Intel patches remote execution exploit of PCs with Intel Server Chipsets


Do you own an PC running with Intel Server Chipset? Recently Intel patches remote execution exploit which was hidden for past 9 years.

The RCE flaw (CVE-2017-5689) resides in the Intel’s Management Engine (ME) technologies such as Active Management Technology (AMT), Small Business Technology (SBT), and Intel Standard Manageability (ISM), according to an advisory published Monday by Intel.

These features allow a systems administrator to remotely manage large fleets of computers over a network (via ports 16992 or 16993) in an organization or an enterprise. For the past nine years, millions of Intel workstation and server chips have harbored a security flaw that can be potentially exploited to remotely control and infect systems with spyware.

Specifically, the bug is in Intel’s Active Management Technology (AMT), Standard Manageability (ISM) and Small Business Technology (SBT) firmware versions 6 to 11.6. According to Chipzilla, the security hole allows “an unprivileged attacker to gain control of the manageability features provided by these products.”

A critical remote code execution (RCE) vulnerability has been discovered in the remote management features on computers shipped with Intel processors for nearly a decade, which could allow attackers to take control of the computers remotely.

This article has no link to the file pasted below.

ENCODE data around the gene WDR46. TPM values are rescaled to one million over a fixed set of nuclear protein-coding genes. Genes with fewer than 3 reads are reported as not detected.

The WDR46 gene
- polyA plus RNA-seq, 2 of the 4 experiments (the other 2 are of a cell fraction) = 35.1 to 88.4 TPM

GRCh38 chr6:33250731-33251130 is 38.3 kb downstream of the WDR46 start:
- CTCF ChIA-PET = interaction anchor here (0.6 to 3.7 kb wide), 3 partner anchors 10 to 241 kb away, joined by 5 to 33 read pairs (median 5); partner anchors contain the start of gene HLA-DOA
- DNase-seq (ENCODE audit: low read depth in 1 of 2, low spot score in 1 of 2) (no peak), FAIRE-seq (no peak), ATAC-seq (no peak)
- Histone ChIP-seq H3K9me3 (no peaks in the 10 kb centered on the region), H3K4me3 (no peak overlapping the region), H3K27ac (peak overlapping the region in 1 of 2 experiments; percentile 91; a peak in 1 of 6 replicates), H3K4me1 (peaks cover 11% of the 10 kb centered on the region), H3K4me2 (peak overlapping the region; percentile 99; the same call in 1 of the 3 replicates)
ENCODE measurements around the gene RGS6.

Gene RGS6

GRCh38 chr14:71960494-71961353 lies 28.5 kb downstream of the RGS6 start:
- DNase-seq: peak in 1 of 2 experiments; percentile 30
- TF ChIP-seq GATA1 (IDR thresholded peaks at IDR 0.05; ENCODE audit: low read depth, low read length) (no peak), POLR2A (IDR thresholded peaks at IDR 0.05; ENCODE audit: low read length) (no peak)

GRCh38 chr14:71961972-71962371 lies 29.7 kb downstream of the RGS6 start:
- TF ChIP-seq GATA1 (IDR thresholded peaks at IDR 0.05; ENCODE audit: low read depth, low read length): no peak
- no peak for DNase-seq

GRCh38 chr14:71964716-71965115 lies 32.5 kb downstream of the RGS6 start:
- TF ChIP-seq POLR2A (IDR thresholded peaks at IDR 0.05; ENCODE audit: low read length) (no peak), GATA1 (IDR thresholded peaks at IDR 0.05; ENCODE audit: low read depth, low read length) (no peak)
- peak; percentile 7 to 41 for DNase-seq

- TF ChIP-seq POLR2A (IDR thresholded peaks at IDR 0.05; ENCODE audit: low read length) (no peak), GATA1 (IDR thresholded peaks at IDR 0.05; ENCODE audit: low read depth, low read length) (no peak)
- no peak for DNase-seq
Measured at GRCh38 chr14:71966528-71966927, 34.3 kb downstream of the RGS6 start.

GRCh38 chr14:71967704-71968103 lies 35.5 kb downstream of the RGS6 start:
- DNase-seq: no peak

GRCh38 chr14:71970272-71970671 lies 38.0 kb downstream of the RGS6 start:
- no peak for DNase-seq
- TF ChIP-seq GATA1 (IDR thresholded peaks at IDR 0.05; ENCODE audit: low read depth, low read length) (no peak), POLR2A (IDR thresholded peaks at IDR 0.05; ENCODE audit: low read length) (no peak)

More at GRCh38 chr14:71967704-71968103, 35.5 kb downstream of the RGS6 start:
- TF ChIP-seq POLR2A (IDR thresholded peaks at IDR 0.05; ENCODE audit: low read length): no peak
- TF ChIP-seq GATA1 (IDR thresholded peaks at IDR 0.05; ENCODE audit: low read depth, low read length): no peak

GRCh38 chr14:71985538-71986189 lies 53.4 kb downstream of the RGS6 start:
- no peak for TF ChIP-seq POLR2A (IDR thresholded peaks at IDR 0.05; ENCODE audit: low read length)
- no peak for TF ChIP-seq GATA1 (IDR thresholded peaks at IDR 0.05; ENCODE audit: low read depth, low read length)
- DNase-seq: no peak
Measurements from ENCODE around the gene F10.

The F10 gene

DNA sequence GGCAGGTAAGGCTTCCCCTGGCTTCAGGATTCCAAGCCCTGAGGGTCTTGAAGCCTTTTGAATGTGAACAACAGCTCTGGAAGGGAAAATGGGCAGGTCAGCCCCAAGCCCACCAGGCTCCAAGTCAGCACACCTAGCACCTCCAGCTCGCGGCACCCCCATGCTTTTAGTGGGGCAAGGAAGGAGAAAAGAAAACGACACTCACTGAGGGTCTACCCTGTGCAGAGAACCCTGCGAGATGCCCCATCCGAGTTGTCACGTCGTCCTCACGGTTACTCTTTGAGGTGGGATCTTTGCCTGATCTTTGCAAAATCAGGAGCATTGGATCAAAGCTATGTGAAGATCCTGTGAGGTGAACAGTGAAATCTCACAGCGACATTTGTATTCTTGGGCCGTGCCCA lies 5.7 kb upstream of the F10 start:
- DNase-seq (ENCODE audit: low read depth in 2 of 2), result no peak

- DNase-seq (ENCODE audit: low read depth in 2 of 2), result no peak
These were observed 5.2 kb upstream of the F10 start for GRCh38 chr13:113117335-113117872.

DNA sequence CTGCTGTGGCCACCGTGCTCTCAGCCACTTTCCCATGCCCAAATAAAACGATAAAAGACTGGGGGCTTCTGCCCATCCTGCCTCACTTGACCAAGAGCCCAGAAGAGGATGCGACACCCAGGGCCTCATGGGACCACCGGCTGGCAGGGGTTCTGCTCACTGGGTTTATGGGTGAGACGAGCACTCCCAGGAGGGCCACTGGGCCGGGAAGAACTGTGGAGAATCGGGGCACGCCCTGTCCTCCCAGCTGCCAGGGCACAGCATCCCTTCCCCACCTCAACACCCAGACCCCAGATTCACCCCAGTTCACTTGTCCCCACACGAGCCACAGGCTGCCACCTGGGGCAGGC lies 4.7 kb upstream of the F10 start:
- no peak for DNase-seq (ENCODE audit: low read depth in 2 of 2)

How Bad is this Vulnerability

In short, a potential attacker can log into a vulnerable machine’s hardware and silently perform malicious activities, like tampering with the machine, installing virtually undetectable malware, using AMT’s features.

The PC’s operating system never knows what’s going around because AMT has direct access to the computer’s network hardware. When AMT is enabled, any packet sent to the PC’s wired network port will be redirected to the Management Engine and passed on to AMT – the OS never sees those packets.

These insecure management features have been made available in various, but not all, Intel chipsets for nearly a decade, starting from Nehalem Core i7 in 2008 to this year’s Kaby Lake Core, with a higher degree of a flaw for users on Intel vPro systems.

Fortunately, none of these Management Engine features come enabled by default, and system administrators must first enable the services on their local network. So, basically if you are using a computer with ME features enabled, you are at risk.

Affected Frimware versions

Apparently, Intel’s Small Business Technology is not vulnerable to privilege escalation via the network. Whether you’re using AMT, ISM or SBT, the fixed firmware versions to look out for are, depending on the processor family affected:

  • First-gen Core family:
  • Second-gen Core family:
  • Third-gen Core family:
  • Fourth-gen Core family: and
  • Fifth-gen Core family:
  • Sixth-gen Core family:
  • Seventh-gen Core family:

“Anyone who ever enables AMT on one of these devices will be vulnerable. That’s ignoring the fact that firmware updates are rarely flagged as security critical (they don’t generally come via Windows update), so even when updates are made available, users probably won’t know about them or install them.”


  1. It’s difficult to find knowledgeable persons on this subject, but you sound like you are aware of what you are talking about! Thanks

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